India’s finance minister Arun Jaitley has once again said that the government is “not getting into crypto” and that their previous statement on a ban was misinterpreted. The Finance Minister says, “We will not allow India to be used for illicit activities.” Many are surprised by his new stance since it contradicts what he had previously stated just last month.
The “cryptocurrency is legal” bill creator has stated that India misinterpreted the ban, as it was not a ban on cryptocurrency. Read more in detail here: is cryptocurrency legal.
Former Finance Minister Subhash Garg, who drafted India’s crypto law, rejected the idea of prohibiting “private cryptocurrencies” as a misconception, instead emphasizing the huge potential of cryptocurrencies and blockchain technology.
The debate in Parliament over a contentious crypto law has raised worries of a cryptocurrency ban, with no clear indication of the extent of the restriction. According to Cointelegraph, the statement triggered a wave of panic selling among Indian investors. Garg detailed the situation in an interview with local TV program News 18:
“Perhaps [the description of the crypto banknote] was incorrect. It is deceptive to claim that private cryptocurrencies would be prohibited and to inform the authorities of this.”
He thinks that after consulting with stakeholders and crypto investors, the Indian government should draft a law. Furthermore, the measure proposes prohibiting private cryptocurrencies without defining what “private” means.
As a consequence, the Indian crypto community has self-interpreted two versions of the bill’s agenda: one that proposes outlawing all non-government issued cryptocurrencies, and another that excludes cryptocurrencies that operate on public blockchains like Bitcoin (BTC) and Ethereum (ETH) (ETH).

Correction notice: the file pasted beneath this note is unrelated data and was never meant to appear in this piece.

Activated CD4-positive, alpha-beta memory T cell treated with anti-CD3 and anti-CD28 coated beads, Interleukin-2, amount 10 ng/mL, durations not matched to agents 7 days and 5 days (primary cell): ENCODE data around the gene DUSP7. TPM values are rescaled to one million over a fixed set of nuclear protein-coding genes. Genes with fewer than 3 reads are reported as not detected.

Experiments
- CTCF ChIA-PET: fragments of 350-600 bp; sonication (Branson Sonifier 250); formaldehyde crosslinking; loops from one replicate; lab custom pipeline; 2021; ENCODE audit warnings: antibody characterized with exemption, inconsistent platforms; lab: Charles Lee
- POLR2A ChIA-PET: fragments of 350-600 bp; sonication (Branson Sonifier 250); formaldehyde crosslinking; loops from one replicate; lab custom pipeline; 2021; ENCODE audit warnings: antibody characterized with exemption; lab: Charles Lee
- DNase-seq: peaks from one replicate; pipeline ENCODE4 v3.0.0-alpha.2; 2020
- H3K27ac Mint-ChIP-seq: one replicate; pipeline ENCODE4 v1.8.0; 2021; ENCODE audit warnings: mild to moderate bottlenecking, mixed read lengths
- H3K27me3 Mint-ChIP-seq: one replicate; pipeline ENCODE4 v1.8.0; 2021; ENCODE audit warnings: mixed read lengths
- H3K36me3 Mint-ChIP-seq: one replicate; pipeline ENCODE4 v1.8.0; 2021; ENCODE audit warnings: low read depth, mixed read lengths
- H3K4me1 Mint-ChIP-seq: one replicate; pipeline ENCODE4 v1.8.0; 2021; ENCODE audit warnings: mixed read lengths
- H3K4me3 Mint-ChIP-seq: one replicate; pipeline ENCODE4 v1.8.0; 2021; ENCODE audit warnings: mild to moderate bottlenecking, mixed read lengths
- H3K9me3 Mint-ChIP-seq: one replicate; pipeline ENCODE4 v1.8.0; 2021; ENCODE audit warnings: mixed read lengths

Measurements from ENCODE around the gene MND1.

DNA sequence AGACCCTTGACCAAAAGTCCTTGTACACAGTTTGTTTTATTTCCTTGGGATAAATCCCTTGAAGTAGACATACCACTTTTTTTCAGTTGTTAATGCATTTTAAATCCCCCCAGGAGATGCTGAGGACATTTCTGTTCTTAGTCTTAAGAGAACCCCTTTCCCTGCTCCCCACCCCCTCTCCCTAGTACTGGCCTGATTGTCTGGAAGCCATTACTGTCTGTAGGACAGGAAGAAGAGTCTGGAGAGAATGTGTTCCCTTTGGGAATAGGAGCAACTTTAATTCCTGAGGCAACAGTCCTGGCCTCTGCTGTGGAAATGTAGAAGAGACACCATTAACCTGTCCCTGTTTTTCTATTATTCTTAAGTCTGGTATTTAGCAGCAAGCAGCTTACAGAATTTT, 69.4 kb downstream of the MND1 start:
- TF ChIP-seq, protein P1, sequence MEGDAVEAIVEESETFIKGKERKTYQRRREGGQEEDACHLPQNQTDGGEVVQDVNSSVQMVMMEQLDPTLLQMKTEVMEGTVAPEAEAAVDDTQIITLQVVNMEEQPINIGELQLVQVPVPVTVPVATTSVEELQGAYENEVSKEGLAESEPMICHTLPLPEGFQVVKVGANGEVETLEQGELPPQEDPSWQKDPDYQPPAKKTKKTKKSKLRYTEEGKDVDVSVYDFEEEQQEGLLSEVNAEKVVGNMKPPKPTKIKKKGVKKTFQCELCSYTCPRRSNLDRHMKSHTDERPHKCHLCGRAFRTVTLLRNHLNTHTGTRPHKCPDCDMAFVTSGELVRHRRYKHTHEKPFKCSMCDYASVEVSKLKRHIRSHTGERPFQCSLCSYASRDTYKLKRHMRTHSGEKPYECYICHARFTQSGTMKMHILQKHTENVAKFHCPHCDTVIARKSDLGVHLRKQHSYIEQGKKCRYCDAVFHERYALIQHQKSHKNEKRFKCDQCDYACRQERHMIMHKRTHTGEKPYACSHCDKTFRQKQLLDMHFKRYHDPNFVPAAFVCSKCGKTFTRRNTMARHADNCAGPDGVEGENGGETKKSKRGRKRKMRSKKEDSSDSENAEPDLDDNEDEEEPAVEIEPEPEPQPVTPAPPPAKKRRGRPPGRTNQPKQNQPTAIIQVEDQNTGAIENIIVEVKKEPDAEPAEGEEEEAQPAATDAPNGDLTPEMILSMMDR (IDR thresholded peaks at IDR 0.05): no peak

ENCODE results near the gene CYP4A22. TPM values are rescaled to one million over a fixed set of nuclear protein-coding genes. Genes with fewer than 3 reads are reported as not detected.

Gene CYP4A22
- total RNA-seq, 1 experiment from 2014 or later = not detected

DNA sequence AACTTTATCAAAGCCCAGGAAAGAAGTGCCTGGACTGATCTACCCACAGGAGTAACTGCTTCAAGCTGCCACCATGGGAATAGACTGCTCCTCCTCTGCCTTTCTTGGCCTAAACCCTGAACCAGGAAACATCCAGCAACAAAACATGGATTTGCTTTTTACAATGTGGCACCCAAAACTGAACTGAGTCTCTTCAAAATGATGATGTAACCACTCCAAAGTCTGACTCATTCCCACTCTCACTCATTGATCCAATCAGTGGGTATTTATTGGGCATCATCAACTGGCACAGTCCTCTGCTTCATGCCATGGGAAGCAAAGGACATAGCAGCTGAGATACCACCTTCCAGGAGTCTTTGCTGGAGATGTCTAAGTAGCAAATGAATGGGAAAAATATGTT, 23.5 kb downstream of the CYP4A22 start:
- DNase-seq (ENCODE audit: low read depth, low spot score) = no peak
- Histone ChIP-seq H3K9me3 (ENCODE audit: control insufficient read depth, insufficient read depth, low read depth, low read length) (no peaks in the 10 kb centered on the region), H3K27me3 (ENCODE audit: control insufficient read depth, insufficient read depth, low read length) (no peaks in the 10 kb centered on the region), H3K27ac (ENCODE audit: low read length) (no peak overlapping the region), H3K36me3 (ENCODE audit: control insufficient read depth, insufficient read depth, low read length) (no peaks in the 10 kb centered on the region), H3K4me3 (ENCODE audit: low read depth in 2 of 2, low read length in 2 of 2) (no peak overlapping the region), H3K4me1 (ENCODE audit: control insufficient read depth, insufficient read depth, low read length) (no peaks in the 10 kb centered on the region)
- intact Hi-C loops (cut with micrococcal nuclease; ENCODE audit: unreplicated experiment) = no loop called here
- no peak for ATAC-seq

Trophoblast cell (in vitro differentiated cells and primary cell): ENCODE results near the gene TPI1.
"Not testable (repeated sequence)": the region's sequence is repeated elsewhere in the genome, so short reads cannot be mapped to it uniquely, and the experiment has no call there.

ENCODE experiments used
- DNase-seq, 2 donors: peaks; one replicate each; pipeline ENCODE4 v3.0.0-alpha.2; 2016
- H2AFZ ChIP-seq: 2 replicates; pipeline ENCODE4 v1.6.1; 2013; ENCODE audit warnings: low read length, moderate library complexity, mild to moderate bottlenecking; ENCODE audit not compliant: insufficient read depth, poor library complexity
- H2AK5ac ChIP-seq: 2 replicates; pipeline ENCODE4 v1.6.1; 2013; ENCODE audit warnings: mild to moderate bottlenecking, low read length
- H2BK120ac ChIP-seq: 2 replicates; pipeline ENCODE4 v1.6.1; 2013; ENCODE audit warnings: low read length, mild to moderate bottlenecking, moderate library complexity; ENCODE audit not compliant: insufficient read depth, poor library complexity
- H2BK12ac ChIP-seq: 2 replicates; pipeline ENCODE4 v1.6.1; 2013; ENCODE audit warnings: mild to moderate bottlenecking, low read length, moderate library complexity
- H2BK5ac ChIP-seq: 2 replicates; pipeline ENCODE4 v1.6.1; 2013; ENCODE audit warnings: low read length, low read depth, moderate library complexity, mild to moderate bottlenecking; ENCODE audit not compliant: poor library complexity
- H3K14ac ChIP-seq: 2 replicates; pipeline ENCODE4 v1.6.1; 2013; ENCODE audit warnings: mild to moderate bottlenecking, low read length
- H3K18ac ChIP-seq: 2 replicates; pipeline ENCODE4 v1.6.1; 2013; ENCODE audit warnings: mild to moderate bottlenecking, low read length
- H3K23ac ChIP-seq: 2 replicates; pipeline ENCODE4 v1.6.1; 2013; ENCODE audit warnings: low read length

After highlighting the wide ecosystem fueled by disruptive technologies, Garg also pointed out a weakness in defining cryptocurrency as assets. He also said that cryptocurrency exchanges only represent a small portion of the community:
“You don’t categorize your wheat as an asset, and you don’t classify your clothing as an asset.” To see something as an asset, that is an oversimplification.”
Garg concluded by stating that central bank digital currency (CBDC) projects, particularly in nations such as India, are difficult. According to him, the government must first solve issues such as smartphone shortages and the distribution of digital wallets.
In the midst of regulatory uncertainties, a Singaporean crypto exchange joins India.
Coinstore, a Singaporean crypto exchange, is the latest multinational company to enter the Indian crypto sector. Coinstore has put aside a $20 million money to open three additional offices in the area, according to Cointelegraph.
Coinstore’s spokesman told Cointelegraph that he was optimistic about the establishment of a favorable crypto regulatory framework:
“Strict KYC procedures, exchange security requirements, and progressive regulation of specific cryptocurrencies safeguard Indian consumers and explain the legality of particular cryptocurrencies.”
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